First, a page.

Of course, with the presence of Espers everywhere, as they are wholly integrated into society in various jobs and roles, mental blocks exist and can be practiced and taught in order to prevent an Esper from peeping you. Reich uses such a block throughout the story, which is basically an earworm, a songish verse that he keeps repeating over and over in his mind. This works in preventing many lower level Espers from getting into his brain.

Another interesting aspect of the Espers is that they belong to a Guild and must conform to an ethical code.

“Whatsoever mind I enter, there will I go for the benefit of man, refraining from all wrong-doing and corruption. Whatsoever thoughts I see or hear in the mind of man which ought not to be made known, I will keep silence thereon, counting such things to be as sacred as secrets.”

The Penal System

In the novel, it seems that rather than sending someone to jail, the penal system is more of a rehabilitative system. Since Espers can read your mind, and the most skilled Espers can peer right down into the depths of your psyche, they are capable of basically rebuilding your personality and removing those negative traits that made you want to commit crimes in the first place. At one point, two characters discuss the notion of capital punishment that was in vogue hundreds of years ago.

“But it doesn’t make sense. If a man’s got the talent and guts to buck society, he’s obviously above average. You want to hold on to him. You straighten him out and turn him into a plus value. Why throw him away? Do that enough times and all you’ve got left are the sheep.”

”I don’t know. Maybe in those days they wanted sheep.”

So aside from being a sci-fi police procedural, The Demolished Man exhibits a bit of social commentary as well that really struck me. But also, we must ask whether breaking down one's psyche in order to remold it is ethical or not? Does this aspect of the storyworld make The Demolished Man a dystopia?

Strengths & Weaknesses


The Demolished Man is a fast-paced, exciting read. I love the concept of an antagonistic protagonist and using the reader's natural curiosity to propel the story forward in the absence of a sympathetic main character. Also, the representation of how Espers speak to each other is unique and makes for an even more interesting read.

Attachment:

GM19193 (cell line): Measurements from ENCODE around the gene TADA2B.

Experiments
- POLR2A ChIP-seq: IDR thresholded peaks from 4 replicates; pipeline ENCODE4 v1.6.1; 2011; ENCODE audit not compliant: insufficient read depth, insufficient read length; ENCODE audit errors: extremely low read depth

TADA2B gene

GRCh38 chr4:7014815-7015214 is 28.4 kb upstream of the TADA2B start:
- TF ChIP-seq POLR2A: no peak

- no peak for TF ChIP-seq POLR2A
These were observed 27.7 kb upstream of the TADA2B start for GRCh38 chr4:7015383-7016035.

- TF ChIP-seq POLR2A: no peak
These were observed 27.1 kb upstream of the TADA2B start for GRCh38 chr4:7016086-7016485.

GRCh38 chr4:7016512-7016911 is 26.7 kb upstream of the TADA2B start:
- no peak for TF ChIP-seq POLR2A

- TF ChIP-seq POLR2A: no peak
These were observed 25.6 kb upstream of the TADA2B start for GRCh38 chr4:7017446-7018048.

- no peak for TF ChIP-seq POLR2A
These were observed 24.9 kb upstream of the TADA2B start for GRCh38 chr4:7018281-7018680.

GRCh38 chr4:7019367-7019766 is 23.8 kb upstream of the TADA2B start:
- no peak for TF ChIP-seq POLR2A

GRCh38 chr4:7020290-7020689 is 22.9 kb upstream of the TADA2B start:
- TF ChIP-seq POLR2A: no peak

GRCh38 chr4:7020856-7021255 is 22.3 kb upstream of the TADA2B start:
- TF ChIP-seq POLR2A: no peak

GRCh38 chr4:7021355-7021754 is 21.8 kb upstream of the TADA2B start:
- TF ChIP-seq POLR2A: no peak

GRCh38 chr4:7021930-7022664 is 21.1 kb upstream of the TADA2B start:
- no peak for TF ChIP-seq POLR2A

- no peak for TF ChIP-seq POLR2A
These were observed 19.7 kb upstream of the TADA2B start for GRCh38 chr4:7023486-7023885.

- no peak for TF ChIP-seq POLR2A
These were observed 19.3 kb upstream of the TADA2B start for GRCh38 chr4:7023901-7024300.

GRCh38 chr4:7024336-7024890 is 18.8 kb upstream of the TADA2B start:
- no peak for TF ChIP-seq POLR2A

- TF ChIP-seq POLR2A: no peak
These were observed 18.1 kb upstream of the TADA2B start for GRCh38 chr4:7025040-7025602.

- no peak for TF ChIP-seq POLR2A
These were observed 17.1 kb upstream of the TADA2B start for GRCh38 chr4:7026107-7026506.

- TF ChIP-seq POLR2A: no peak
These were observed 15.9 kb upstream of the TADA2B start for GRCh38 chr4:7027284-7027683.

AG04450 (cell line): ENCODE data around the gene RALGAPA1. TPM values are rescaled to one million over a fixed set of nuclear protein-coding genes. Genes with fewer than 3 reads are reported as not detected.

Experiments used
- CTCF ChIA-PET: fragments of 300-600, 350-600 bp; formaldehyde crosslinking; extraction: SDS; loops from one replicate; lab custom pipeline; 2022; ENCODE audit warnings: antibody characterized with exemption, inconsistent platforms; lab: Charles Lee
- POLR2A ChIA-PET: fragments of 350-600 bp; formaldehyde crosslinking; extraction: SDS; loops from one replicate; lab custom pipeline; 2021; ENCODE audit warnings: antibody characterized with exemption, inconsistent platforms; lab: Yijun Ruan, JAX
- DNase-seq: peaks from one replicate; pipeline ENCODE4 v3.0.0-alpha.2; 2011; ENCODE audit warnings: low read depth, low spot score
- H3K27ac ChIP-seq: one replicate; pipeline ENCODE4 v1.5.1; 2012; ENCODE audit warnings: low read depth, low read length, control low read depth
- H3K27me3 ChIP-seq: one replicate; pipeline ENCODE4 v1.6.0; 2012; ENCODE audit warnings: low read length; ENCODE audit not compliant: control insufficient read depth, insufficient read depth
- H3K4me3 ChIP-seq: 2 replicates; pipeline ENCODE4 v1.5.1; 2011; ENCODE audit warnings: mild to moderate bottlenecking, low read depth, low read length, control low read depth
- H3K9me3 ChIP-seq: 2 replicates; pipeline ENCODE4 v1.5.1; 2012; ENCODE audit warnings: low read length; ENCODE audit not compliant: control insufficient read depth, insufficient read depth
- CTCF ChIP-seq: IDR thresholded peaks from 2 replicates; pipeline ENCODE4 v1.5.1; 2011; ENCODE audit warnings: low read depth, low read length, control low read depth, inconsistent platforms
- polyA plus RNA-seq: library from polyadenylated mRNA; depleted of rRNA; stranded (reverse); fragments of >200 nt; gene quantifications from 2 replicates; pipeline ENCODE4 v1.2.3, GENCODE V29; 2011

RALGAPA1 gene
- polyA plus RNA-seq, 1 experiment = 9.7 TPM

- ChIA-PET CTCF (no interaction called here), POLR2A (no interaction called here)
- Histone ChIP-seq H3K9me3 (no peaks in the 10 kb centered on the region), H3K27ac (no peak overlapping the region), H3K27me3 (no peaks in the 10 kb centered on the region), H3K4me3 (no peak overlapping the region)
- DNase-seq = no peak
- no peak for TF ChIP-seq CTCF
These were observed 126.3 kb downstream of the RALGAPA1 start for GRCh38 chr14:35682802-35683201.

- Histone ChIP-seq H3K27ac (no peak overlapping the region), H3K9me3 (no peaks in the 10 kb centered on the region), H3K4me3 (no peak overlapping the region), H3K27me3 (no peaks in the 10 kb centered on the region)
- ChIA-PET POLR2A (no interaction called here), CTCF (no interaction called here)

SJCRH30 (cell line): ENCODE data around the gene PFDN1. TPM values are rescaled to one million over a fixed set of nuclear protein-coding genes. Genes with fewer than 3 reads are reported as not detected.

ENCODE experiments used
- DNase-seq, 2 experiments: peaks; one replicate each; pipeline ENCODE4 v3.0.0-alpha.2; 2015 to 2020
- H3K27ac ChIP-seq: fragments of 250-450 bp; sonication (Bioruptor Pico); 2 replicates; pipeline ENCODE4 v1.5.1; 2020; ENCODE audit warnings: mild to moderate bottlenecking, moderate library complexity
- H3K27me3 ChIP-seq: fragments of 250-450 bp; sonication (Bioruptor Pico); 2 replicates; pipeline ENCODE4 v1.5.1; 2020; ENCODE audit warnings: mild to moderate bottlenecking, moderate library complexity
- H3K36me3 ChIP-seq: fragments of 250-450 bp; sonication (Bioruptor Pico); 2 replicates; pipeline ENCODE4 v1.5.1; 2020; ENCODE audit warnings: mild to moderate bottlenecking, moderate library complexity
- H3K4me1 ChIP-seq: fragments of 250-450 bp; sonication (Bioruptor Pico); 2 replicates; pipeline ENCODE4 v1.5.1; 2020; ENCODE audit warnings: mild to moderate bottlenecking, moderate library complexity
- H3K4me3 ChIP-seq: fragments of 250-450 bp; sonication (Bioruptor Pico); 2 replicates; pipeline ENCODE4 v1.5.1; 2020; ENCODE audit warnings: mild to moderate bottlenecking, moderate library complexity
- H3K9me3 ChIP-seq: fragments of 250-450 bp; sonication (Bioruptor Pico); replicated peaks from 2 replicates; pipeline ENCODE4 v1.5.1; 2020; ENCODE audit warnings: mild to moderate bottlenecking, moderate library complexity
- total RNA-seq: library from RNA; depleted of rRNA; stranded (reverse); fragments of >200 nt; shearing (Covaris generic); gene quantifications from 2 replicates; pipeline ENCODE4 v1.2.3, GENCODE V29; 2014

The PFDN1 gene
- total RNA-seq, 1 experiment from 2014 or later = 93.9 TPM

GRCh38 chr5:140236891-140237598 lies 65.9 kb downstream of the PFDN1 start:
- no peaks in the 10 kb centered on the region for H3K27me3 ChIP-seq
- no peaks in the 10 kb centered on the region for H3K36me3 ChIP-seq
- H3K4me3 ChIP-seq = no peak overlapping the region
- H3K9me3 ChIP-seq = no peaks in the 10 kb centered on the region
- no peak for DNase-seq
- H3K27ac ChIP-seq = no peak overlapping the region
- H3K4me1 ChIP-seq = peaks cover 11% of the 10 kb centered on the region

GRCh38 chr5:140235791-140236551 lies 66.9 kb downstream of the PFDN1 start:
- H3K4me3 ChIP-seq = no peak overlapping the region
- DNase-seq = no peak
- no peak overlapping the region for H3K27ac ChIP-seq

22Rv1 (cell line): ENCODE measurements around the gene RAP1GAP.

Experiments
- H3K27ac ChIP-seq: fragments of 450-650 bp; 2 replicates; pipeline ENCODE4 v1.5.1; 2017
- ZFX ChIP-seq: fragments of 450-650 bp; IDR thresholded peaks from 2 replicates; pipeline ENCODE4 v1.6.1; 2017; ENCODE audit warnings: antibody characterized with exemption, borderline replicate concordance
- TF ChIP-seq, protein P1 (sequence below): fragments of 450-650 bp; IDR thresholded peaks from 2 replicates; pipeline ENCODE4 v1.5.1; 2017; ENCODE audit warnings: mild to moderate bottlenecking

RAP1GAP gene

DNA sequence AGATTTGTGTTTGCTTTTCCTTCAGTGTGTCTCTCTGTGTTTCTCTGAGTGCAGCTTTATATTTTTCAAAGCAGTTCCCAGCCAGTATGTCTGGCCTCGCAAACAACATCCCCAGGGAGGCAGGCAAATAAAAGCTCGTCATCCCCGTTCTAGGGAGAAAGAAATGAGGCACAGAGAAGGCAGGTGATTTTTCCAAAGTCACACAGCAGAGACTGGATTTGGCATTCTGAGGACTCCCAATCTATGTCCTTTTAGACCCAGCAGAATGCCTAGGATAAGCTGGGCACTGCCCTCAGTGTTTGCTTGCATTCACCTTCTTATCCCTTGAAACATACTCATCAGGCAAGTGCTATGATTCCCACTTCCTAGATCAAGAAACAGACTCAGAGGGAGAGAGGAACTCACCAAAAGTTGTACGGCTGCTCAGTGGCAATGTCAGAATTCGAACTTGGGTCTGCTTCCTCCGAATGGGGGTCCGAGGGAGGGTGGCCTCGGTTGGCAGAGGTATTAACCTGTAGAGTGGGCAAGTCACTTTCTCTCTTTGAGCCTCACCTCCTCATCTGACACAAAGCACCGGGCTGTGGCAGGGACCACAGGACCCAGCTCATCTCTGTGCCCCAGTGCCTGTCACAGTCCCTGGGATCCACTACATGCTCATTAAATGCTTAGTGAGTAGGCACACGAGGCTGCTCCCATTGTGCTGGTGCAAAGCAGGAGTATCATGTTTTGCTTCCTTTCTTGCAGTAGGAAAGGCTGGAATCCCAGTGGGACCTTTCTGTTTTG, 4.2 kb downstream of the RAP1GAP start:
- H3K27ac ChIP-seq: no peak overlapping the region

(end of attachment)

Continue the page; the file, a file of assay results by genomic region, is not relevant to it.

I'm not sure how objectively a weakness this is, but I found it a bit hard to follow who was speaking at some points due to the lack of dialogue tags. I think this is part in parcel of the style of writing prevalent in Bester's day, a quick, snappy dialogue. Also, the prose and dialogue both include idioms and phrases that I think may have been popular ways of speaking back then, but that sometimes made it a bit difficult to follow what was being said.

Final Thoughts

My List not being comprehensive, I can't say for sure if The Demolished Man is the first sci-fi story to outline telepathic powers to such an extent, but it is the first novel on My List to do so. (Though I, Robot did feature a telepathic robot.) It seems a precursor to later stories, such as Minority Report, where this ability to read people is used to prevent future crimes.

I recommend The Demolished Man if you're looking for a fast-paced story that's more akin to the type of crime novels we have today. Thinking about it now, it's also the first story on my list to employ this kind of structure.

Well, that's all for now.

On to the book 20, Fahrenheit 451. Stay tuned!

Andrea :)


Bester, Alfred. The Demolished Man. New York: Byron Preiss Visual Publications, 2013. Kindle Edition.


Author: Alfred Bester
Nationality: American.
Published: 1952; previously published as separate short stories.